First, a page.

A former San Diego sheriff’s deputy has been charged with second-degree murder for fatally shooting a subject who was running away from a park ranger’s vehicle. The subject was identified as Nicholas Bils, age 36. Bils was arrested by park rangers at the Old Town San Diego State Historic Park after he and park rangers got into a dispute. Once inside the park ranger’s vehicle, Bils was able to slip out of his handcuffs, exit the vehicle, and try to flee the vicinity.
Aaron Russel, age 23, was the San Diego County sheriff’s deputy who spotted Bils running. Russel began to chase Bils down the street in front of a San Diego courthouse. During the chase, Russel fired four shots at Nicholas Bils, killing him.
Kathleen Bils, the mother of Nicholas Bils, said that the confrontation with the park rangers took place because the rangers were trying to tell her son that the park was closed due to the coronavirus pandemic. Kathleen indicated that her son was suffering from a major fear of law enforcement and was also a paranoid schizophrenic. According to Kathleen, Nicholas had a long history of mental health issues. She explained that the park rangers must have scared her son and that he reacted the way that he did because he did not understand what they were saying. According to reports, Nicholas began swinging a golf club at the rangers and then tried to run from them. The rangers eventually caught up with Nicholas, and when they did they arrested him and placed him in their vehicle. Nicholas was able to escape out of a window that was rolled down at the time of his arrest.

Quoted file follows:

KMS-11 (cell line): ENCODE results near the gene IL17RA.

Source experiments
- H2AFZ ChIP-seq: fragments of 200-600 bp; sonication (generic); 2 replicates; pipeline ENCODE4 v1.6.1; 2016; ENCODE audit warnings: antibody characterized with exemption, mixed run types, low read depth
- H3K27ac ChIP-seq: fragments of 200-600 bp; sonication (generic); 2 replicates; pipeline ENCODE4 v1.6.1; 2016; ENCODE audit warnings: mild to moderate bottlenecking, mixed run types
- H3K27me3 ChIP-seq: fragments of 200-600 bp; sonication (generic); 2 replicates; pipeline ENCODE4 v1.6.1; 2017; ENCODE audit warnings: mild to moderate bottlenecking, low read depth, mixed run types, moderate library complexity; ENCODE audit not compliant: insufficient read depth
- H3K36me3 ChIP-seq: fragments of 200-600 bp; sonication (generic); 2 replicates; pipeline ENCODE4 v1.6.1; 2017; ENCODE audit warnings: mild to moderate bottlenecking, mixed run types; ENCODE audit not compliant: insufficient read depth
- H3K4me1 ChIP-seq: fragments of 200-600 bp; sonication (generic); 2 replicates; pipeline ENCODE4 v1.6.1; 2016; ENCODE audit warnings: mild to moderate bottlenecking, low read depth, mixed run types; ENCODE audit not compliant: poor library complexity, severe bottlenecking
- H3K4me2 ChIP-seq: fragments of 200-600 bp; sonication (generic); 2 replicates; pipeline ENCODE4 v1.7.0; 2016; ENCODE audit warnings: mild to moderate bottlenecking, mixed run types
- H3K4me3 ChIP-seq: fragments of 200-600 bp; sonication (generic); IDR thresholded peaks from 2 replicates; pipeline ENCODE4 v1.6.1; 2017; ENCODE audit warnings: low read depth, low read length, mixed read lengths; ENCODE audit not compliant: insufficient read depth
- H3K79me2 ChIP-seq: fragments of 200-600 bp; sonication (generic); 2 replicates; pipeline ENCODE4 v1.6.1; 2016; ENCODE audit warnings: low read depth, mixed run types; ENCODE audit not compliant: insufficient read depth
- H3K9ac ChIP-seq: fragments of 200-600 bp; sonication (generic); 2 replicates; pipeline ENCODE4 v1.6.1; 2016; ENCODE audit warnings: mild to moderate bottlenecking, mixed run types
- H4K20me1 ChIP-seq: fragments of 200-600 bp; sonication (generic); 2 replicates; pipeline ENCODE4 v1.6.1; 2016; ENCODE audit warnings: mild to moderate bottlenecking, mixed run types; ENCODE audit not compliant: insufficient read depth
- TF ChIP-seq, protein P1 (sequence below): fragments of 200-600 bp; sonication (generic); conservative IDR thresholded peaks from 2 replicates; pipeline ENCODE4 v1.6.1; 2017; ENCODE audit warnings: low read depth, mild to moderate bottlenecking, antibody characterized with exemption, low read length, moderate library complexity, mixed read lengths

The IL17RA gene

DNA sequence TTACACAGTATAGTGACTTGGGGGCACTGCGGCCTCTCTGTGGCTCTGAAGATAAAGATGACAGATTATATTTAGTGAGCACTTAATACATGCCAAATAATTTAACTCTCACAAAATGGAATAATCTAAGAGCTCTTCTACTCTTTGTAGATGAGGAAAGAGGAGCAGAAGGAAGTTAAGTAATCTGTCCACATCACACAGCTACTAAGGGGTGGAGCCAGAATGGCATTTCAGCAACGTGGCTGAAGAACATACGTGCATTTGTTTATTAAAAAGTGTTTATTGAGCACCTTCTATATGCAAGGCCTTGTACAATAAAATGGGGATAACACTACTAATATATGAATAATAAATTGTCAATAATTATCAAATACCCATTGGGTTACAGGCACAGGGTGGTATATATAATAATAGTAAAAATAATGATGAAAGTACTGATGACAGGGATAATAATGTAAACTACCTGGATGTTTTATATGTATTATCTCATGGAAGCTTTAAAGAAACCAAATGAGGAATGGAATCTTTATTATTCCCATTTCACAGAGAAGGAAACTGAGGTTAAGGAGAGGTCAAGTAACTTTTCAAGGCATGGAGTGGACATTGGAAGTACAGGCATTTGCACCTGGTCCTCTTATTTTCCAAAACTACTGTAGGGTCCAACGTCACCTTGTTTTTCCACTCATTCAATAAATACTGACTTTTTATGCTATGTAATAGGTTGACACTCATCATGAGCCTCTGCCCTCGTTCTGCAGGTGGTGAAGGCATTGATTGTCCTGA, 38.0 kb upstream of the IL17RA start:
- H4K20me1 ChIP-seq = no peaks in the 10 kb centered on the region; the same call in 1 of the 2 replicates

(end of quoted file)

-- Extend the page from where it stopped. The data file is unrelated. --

How is Lethal Force by a Police Officer Treated in California?
In 2019, Governor Gain Newsom signed updated legislation that was introduced by California Assemblywoman Shirley Weber that described new rules on when law enforcement can legally use lethal force in the line of duty. The law states that an officer can only use lethal force when necessary. Before this law was signed, the guidelines on lethal force said it could be used if any reasonable officer would have done the same thing given the circumstances. The legislation made California one of the most strict states in the nation when it comes to law enforcement’s ability to use lethal force.